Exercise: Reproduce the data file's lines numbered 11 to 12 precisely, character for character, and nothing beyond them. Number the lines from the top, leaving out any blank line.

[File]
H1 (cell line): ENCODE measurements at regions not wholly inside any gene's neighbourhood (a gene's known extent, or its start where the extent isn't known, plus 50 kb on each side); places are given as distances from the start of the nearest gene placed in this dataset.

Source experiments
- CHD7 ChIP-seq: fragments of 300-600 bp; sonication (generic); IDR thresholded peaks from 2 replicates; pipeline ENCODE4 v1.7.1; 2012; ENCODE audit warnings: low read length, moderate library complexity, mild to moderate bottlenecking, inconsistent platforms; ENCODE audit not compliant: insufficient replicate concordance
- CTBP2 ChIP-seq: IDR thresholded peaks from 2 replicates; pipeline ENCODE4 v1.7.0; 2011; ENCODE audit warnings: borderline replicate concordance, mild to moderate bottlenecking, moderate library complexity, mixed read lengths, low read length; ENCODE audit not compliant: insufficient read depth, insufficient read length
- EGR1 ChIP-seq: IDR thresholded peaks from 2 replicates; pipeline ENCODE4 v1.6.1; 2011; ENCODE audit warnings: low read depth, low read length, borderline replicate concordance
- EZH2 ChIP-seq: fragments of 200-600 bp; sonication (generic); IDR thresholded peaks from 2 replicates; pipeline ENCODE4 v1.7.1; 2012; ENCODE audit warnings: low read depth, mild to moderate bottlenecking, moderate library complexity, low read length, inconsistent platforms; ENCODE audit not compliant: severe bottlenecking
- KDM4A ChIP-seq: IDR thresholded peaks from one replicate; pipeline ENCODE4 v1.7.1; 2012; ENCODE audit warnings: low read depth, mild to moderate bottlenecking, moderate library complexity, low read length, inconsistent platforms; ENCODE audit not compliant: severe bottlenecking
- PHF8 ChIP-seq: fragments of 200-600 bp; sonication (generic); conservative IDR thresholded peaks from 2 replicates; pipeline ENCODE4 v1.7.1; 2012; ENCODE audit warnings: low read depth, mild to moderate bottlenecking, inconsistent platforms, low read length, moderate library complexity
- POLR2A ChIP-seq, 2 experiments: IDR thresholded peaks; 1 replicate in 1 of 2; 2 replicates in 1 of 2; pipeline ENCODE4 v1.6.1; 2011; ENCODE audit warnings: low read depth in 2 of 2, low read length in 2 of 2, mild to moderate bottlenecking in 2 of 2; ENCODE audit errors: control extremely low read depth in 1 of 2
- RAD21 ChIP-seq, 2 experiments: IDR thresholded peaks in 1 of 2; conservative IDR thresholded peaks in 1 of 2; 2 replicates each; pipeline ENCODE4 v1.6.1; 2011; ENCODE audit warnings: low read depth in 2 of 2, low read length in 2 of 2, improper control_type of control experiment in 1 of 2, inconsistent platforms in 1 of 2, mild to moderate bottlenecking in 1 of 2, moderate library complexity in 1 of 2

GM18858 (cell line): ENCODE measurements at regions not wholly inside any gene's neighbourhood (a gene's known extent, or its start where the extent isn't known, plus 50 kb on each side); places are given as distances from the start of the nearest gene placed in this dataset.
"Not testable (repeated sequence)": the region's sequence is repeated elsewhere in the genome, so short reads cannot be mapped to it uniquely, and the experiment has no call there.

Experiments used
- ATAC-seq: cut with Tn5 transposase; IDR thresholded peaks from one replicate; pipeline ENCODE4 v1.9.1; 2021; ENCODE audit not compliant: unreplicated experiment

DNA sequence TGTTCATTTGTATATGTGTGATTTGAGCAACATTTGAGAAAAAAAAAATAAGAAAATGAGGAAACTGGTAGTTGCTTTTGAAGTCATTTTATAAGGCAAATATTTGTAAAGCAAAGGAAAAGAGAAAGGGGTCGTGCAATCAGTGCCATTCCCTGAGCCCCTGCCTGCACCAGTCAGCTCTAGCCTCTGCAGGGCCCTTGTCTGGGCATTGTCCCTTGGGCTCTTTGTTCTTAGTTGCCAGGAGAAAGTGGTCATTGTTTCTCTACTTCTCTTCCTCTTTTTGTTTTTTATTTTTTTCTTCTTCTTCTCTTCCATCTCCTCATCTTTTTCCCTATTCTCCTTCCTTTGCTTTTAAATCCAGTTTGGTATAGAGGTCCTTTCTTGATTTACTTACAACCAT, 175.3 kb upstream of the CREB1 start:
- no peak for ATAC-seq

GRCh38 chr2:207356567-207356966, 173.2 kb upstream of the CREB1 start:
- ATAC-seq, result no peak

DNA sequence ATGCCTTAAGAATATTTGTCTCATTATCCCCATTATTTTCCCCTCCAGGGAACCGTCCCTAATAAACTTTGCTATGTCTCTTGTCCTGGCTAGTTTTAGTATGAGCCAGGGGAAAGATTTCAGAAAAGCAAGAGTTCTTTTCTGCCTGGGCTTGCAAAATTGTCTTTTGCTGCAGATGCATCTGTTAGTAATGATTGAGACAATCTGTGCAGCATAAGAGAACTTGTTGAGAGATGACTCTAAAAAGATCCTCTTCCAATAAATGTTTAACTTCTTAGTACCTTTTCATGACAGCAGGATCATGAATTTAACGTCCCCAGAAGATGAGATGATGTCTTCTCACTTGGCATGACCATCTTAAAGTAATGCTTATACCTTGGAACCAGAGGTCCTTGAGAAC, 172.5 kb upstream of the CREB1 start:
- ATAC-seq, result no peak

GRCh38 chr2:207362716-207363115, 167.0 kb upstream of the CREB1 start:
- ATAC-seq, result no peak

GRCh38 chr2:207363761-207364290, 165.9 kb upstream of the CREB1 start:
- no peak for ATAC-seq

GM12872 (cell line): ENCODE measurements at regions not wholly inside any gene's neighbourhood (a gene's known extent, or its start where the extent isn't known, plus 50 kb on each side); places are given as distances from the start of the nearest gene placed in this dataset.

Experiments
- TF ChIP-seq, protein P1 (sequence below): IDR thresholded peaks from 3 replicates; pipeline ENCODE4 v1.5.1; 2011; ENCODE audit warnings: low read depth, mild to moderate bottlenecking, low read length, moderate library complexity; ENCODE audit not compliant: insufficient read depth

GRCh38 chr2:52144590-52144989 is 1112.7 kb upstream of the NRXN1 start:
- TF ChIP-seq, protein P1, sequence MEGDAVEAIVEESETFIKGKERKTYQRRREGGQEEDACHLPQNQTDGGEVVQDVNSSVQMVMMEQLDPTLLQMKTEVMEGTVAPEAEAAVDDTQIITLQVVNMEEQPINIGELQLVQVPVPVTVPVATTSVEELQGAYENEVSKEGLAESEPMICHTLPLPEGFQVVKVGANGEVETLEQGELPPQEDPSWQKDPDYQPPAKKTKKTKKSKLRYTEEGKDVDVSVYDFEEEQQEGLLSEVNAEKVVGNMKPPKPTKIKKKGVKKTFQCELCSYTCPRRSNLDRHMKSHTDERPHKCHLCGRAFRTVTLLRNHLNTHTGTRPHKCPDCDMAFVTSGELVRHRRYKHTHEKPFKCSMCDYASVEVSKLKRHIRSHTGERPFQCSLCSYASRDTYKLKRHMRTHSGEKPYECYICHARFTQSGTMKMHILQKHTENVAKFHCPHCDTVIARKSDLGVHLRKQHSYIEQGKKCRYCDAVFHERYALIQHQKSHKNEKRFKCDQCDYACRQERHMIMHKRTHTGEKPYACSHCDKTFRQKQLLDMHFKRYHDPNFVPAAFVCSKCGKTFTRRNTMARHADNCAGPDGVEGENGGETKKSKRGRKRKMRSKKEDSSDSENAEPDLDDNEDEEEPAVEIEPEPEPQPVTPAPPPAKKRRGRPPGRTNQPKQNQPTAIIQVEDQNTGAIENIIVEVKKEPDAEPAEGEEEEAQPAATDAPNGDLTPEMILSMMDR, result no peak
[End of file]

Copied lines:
GM18858 (cell line): ENCODE measurements at regions not wholly inside any gene's neighbourhood (a gene's known extent, or its start where the extent isn't known, plus 50 kb on each side); places are given as distances from the start of the nearest gene placed in this dataset.
"Not testable (repeated sequence)": the region's sequence is repeated elsewhere in the genome, so short reads cannot be mapped to it uniquely, and the experiment has no call there.